Friday, August 23, 2013

Praying the Psalms

    For about twenty-seven years, I have been praying the Church’s Liturgy of the Hours. For those who do not know anything about it, it is a time-tested rotating recitation of the 150 psalms (well, most of them. . . ), with a selection of Biblical texts and non-Biblical spiritual writings.  Every four weeks most of the psalms are prayed, divided up by 7 daily hours that mark the beginning through the end of the day.  Much has been written about the psalms throughout the centuries.  They provide a deep glimpse into the spirituality of the Hebrew people, including both mystical reflection upon God’s providence, as well as historical summaries from a prayerful point of view. Not to be left out are the complaint psalms, as well as the curse psalms. [These were left out from the current rendition of the Breviary, in whole or in part. Those who revised the Breviary after Vatican II felt that praying for God to dash the heads of our enemies’ babies against the rocks was okay in Latin, but might be off-putting in vernacular languages. I read somewhere that Pope Paul VI wasn’t too happy with this omission, but there you go.]
    For a Christian, the psalms are often prophecy of the coming of Christ, and beautifully express His life and mission, most notably His passion, as seen in psalm 22 (“My God, My God, why have you forsaken me?”)  But a more profound reflection upon the psalms is to consider that Jesus prayed these same psalms as part of His own spirituality as a Hebrew. When we pray the psalms, we are saying the words that Jesus Himself used throughout His life, including His suffering on the cross.  See psalm 22, mentioned above.
    One of the biggest breaks from traditional Judaism after the beginning of the Church was the eventual abandonment of Temple worship and the sacrifices that accompanied it. Geographically, this made sense as the Church spread beyond Judea and into gentile lands and peoples.  With regard to the Gospel, this makes perfect sense as Christians realized that the sacrifice of Jesus consummated, completed and did away with animal sacrifices. That the psalms remained part of Christian worship and prayer is significant, comprising the daily prayer of monks, nuns and priests for centuries.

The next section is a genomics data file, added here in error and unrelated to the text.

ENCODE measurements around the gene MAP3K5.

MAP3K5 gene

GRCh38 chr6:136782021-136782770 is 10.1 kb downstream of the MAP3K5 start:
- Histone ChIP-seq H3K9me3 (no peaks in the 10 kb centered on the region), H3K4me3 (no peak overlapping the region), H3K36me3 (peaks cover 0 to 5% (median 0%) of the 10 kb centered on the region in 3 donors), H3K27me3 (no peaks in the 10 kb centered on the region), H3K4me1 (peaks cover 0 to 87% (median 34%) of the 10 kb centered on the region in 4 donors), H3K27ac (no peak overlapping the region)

What do we find when we pray the psalms? Fundamental to their spirituality is the simple faith of Abraham, and David. God was not far off, though above the heavens. He is a “helper in time of need.” Though He allows the just man to fall onto hard times, difficulty and even persecution, He remains faithful and with a plan for grace and redemption. He cares not just for the lions and the birds and the deer who long for flowing streams, but nourishes the thirsty soul in marvelous ways.
    We do not know the author of all the psalms, though many are attributed to David. Perhaps it’s best that we do not know who they were. It is not that important. Or perhaps, the anonymity of the psalmists benefits us. The world does not know who they are, but God does. They were privileged to contribute something marvelous to the Divine Scriptures, and their words, inspired by God, will last for eternity.
    Consider our situation. Most of us on earth are not known beyond the circle of our family, friends and associates. Our sufferings and trials, triumphs and victories, great or small as they may be, are virtually unknown to the world, and may not have a broad exposure to the world at large, yet they are known to God. He hears our every groan and sigh, our laughter and joy; He knows our inmost sins and desires, and mercifully offers His grace when no one else cares or knows about what we are going through. Indeed, there is a psalm for every circumstance and situation in life. God Who is beyond us and not in need of us for His own happiness, provided the words to match our feelings and prayers; as well as His response to them, if we are attentive to His inspirations.
    And the marvelous thing about being Catholic is that when we pray the psalms, especially in the Breviary, we know that throughout the world there are thousands of others praying those same prayers. We may pray a sad song when happy, but somewhere in the world another Catholic is suffering, and praying those same words. We join our prayers to his (think: Egypt). Or perhaps we pray a joyful song when we are sad; well, another Catholic somewhere is joyful in some manner, yet they join themselves to us in our sorrow by saying the same words. Thus is the reflection of Saint Paul literally put into words that when one member suffers, all suffer with him; when one member rejoices, all share in that joy. Thus the whole Body of Christ struggles and is grateful together in one beautiful hymn of praise.

Why Daily Mass?